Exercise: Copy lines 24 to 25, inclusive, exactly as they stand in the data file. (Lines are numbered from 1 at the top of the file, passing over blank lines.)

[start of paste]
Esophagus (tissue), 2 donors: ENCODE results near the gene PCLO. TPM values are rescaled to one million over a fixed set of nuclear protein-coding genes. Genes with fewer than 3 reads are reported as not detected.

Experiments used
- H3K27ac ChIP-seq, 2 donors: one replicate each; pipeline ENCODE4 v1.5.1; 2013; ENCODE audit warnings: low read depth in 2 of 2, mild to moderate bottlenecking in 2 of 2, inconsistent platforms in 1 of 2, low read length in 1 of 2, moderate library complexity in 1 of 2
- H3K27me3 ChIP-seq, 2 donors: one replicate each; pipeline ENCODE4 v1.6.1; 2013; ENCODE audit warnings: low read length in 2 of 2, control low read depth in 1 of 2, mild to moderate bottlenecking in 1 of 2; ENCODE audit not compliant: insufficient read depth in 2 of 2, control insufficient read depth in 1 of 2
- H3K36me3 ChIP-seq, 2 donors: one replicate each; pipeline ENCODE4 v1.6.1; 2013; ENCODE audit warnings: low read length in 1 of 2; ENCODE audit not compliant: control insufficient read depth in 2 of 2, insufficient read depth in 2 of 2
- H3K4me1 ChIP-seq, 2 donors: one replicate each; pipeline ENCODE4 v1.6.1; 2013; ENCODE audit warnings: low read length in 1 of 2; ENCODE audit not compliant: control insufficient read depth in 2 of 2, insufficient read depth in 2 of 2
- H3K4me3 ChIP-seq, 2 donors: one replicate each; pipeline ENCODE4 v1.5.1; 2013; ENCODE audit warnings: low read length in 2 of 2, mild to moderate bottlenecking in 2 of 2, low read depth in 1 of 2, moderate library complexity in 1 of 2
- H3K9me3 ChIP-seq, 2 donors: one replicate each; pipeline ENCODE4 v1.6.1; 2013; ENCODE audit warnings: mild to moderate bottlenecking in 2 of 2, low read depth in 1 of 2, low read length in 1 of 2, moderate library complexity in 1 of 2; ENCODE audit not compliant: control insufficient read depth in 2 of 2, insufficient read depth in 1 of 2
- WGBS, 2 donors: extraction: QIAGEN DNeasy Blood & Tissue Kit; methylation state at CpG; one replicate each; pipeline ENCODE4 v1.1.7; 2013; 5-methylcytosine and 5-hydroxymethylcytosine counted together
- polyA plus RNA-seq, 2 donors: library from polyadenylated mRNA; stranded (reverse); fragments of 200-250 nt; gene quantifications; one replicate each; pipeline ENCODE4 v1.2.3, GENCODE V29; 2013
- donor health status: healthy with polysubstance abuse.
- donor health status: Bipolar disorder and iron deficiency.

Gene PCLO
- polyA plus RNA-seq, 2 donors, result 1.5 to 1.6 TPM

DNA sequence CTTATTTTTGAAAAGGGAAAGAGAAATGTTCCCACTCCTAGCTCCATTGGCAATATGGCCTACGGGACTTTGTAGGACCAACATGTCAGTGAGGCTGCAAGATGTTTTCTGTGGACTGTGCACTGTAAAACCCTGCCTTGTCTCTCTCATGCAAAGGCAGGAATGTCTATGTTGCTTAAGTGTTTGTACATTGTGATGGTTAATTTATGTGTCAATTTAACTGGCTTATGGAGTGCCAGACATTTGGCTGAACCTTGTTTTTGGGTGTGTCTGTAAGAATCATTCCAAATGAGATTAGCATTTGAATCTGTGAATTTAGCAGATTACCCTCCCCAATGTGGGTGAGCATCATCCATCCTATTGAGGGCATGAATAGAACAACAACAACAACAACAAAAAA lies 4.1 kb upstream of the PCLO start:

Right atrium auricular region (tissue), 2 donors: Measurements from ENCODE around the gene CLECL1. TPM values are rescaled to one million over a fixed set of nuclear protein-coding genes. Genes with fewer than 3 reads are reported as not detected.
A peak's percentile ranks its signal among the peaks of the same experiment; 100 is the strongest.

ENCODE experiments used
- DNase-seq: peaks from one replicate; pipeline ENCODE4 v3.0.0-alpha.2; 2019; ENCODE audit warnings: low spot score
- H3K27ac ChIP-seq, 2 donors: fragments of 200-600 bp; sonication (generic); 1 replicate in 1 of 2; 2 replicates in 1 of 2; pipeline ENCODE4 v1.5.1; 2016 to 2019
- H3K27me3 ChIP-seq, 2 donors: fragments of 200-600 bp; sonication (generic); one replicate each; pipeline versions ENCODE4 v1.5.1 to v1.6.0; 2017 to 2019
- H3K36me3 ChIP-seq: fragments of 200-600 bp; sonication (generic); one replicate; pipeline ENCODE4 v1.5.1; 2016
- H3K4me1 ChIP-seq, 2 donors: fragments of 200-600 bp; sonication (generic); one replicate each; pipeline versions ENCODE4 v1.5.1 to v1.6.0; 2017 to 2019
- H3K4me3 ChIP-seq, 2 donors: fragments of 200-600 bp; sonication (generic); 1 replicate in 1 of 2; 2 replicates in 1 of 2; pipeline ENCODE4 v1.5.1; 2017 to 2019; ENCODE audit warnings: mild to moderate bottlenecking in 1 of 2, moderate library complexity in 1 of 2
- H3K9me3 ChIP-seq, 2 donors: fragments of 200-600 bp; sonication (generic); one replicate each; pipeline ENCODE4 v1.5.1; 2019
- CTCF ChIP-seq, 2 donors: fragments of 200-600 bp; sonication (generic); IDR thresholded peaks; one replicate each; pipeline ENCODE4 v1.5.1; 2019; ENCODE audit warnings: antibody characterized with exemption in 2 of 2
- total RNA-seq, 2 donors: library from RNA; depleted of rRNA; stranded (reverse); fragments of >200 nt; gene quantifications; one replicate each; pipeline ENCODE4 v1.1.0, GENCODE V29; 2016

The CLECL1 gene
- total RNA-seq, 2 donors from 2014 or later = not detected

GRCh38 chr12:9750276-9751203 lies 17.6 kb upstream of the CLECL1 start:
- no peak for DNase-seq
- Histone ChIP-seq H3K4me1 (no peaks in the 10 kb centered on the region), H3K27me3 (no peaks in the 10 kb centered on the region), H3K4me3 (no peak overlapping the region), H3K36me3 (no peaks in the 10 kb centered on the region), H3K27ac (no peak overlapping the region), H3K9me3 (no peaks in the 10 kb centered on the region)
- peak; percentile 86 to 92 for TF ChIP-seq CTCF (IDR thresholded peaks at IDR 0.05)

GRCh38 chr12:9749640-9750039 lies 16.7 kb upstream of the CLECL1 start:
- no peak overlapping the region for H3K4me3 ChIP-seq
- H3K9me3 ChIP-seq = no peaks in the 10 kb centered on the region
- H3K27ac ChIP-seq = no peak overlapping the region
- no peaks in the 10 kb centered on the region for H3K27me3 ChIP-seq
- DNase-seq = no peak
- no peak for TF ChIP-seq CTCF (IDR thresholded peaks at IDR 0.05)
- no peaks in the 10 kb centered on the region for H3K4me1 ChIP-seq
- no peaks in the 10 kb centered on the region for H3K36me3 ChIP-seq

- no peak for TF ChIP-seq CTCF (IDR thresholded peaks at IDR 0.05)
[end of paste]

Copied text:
- H3K4me3 ChIP-seq, 2 donors: fragments of 200-600 bp; sonication (generic); 1 replicate in 1 of 2; 2 replicates in 1 of 2; pipeline ENCODE4 v1.5.1; 2017 to 2019; ENCODE audit warnings: mild to moderate bottlenecking in 1 of 2, moderate library complexity in 1 of 2
- H3K9me3 ChIP-seq, 2 donors: fragments of 200-600 bp; sonication (generic); one replicate each; pipeline ENCODE4 v1.5.1; 2019